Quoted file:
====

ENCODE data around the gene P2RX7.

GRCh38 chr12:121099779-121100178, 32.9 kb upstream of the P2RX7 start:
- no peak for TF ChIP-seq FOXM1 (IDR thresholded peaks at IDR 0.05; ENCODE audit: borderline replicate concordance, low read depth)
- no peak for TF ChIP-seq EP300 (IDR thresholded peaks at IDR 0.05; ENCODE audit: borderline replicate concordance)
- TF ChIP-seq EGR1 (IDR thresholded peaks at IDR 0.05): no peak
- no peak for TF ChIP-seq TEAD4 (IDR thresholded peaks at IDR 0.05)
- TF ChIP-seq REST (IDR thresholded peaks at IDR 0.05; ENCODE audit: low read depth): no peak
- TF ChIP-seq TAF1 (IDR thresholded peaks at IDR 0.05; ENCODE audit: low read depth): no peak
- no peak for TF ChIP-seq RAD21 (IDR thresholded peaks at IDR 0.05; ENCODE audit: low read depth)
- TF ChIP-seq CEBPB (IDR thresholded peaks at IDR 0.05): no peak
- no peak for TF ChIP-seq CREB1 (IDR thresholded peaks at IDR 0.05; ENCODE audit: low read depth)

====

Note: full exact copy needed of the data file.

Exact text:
ENCODE data around the gene P2RX7.

GRCh38 chr12:121099779-121100178, 32.9 kb upstream of the P2RX7 start:
- no peak for TF ChIP-seq FOXM1 (IDR thresholded peaks at IDR 0.05; ENCODE audit: borderline replicate concordance, low read depth)
- no peak for TF ChIP-seq EP300 (IDR thresholded peaks at IDR 0.05; ENCODE audit: borderline replicate concordance)
- TF ChIP-seq EGR1 (IDR thresholded peaks at IDR 0.05): no peak
- no peak for TF ChIP-seq TEAD4 (IDR thresholded peaks at IDR 0.05)
- TF ChIP-seq REST (IDR thresholded peaks at IDR 0.05; ENCODE audit: low read depth): no peak
- TF ChIP-seq TAF1 (IDR thresholded peaks at IDR 0.05; ENCODE audit: low read depth): no peak
- no peak for TF ChIP-seq RAD21 (IDR thresholded peaks at IDR 0.05; ENCODE audit: low read depth)
- TF ChIP-seq CEBPB (IDR thresholded peaks at IDR 0.05): no peak
- no peak for TF ChIP-seq CREB1 (IDR thresholded peaks at IDR 0.05; ENCODE audit: low read depth)